Putin’s downfall is only delayed. It happens

Vladimir Putin is seen on monitors as he addresses the nation after Yevgeny Prigozhin, the owner of the Wagner Group military company, called for armed rebellion

The Russian president’s televised address did not make him look like a leader sure of his power

Vladimir Putin’s short-term special military operation to bring kyiv to heel has turned into a two-pronged war with his control spiraling out of his hands. He had enough trouble on the Ukrainian front, with an enemy that refused to back down, backed by surprisingly stubborn allies. Its own military has been exposed to the world as a rotten facade rendered inadequate by decades of complacency and corruption.

Prigozhin’s Abortion Rebellion has now opened an internal front that has also exposed the weakness of the regime and the vulnerability of the country’s internal security. Prigozhin was able to seize and hold the Moscow command center throughout the Ukrainian War without a shot being fired. His heavily armed mercenaries could then advance hundreds of miles towards Moscow, largely unhindered, and with reports of Russian soldiers coming their way. On the way to Moscow, Wagner’s forces reportedly shot down seven helicopters and a transport plane – if true, one of the deadliest days for the Russian Air Force since the start of the war in Ukraine.

As with Ukraine’s recent incursions into Belgorod, the Kremlin lacked the forces to secure even key targets inside Russia. They were to depend on another private militia, the Chechens of Ramzan Kadyrov, who would have sent 3,000 men from Ukraine to confront Wagner. Moscow’s critical vulnerability will not be corrected without the withdrawal of already stretched forces from the front line.

As we have seen so often in Ukraine, Russian forces are unable to respond to unexpected crises without orders from above. This helps explain why Prigozhin’s men were able to get as far as they did. The fact that these stop orders were not received reveals Putin’s weakness. His desperation to avoid violent clashes between Russian soldiers and Wagnerian mercenaries led to the paralysis of the Kremlin accompanied by a frantic search for a way to shut down Prigozhin without bloodshed, ultimately spurring Lukashenko of Belarus into action. Putin is unlikely to care about casualties on either side, but he does care about the potential disintegration on the front line caused by a violent insurgency on the streets of Moscow or on the roads leading there. His speech to the nation comparing this uprising to the collapse of the front in 1917 reveals his inner fears.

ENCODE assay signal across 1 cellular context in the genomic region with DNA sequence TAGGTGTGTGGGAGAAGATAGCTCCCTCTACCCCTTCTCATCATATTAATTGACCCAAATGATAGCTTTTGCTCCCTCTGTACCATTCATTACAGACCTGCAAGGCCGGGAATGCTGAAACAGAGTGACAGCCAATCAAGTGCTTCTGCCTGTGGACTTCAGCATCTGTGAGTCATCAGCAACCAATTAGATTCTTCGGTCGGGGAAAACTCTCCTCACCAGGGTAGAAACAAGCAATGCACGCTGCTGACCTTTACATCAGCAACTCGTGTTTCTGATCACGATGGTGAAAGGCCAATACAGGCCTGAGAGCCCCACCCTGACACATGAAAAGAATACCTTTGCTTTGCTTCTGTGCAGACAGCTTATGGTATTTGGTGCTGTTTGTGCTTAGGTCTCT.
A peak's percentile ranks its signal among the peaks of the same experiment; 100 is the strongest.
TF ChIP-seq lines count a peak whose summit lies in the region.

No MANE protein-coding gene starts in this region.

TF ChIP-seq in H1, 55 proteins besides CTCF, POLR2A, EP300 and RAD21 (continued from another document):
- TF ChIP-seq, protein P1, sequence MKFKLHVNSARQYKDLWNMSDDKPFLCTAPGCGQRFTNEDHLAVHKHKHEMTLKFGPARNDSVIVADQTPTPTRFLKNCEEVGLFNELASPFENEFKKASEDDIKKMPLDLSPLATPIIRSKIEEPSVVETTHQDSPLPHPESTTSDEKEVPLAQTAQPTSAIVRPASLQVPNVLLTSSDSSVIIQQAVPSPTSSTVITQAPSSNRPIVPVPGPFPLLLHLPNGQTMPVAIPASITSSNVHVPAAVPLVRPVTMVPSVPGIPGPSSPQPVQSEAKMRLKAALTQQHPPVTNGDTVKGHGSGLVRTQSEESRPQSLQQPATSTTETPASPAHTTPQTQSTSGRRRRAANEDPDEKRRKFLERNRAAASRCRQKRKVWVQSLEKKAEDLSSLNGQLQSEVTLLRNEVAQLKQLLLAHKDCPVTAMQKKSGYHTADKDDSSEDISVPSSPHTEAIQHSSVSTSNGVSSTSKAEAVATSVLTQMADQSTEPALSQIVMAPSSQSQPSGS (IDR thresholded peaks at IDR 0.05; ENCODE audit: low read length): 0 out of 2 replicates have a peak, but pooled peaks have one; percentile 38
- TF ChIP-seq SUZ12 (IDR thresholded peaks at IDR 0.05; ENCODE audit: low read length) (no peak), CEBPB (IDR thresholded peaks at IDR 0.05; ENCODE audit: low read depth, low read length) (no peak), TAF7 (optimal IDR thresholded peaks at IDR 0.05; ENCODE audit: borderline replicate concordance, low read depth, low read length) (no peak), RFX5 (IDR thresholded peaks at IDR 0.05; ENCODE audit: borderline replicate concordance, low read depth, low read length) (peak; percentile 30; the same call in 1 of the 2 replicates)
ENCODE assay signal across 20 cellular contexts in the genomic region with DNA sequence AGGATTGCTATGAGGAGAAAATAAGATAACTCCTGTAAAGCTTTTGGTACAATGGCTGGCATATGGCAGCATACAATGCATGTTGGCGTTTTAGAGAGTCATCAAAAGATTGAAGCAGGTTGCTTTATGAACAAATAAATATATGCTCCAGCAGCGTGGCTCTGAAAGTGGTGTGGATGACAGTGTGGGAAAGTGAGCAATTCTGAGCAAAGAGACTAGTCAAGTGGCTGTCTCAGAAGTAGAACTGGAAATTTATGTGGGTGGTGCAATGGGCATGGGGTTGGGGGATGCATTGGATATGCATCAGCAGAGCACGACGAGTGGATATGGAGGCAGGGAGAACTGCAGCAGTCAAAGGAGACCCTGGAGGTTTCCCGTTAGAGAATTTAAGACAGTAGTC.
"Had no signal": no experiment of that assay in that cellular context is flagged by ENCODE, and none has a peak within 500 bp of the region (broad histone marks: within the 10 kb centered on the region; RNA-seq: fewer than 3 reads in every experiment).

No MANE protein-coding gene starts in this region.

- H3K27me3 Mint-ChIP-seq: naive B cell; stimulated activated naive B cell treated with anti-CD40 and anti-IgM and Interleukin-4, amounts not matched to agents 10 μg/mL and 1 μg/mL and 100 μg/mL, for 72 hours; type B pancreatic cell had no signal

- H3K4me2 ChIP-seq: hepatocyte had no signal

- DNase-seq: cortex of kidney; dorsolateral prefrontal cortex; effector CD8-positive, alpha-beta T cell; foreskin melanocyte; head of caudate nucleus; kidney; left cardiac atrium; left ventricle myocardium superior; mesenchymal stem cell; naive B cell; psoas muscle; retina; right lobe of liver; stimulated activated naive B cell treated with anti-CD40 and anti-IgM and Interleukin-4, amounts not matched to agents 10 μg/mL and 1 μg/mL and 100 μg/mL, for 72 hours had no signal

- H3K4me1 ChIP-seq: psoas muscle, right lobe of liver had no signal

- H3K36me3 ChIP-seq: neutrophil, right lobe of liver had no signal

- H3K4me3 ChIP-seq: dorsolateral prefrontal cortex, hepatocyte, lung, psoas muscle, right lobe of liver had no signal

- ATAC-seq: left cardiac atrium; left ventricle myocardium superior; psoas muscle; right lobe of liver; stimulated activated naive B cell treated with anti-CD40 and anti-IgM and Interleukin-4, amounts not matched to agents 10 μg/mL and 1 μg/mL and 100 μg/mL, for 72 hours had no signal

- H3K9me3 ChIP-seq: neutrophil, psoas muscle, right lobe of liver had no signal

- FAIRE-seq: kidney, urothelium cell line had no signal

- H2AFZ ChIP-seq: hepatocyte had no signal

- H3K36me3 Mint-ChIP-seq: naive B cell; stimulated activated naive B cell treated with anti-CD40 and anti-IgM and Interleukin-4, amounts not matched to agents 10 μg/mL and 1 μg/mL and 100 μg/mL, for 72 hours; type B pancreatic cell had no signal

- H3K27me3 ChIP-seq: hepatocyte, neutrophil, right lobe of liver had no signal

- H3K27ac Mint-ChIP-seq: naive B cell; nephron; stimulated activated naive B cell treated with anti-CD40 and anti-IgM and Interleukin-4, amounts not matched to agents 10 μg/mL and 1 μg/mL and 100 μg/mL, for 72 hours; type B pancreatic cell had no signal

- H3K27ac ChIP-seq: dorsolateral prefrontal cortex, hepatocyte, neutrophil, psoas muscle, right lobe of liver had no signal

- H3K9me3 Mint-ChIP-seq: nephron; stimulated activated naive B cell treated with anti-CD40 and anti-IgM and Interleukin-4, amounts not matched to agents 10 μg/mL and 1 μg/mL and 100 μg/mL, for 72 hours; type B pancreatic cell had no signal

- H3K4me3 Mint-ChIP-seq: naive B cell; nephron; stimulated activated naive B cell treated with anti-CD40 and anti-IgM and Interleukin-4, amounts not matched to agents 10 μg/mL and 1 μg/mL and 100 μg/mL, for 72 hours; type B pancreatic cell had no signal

Putin got all of this, mostly with his misguided invasion and failure to take effective action when things started to go wrong. But also by his Machiavellian policy of divide and conquer which allowed the condemned criminal Prigozhin to build a powerful private army.

The Wagnerian leader for months raged with impunity against government ministers and military commanders tasked with waging the war. It has gone further and further unchecked, and the events of the past few days have been the inevitable consequence of the failure to control it or get rid of it.

Putin’s poor judgment can surely only be explained by the psychological toll of an unwinnable war against a man until then considered by many to be a political and strategic genius.

This aura is now gone. With her, the reputation of an unsurpassable iron leader vanished, since he forgives the Wagnerian insurgents and leaves, temporarily at least, their humiliated leader in exile in Belarus.

The many Kremlin watchers who until now thought Putin was beyond internal challenge were wrong. Prigozhin may have walked off the stage, but his actions exposed Putin as a mere mortal. Moscow’s elites, who for decades depended on strong leadership, now see a regime crumble. Calculations of self-preservation will have taken precedence over fear and respect for an infallible leader who has brought them stability. Some have hedged their bets with their own private armies.

All of this throws the sharpest spotlight on the other front. A successful Ukrainian counter-offensive, which may have a better chance due to unrest inside Russia, could bring us closer to Putin’s downfall, which in turn could lead to the collapse of the Russian military.

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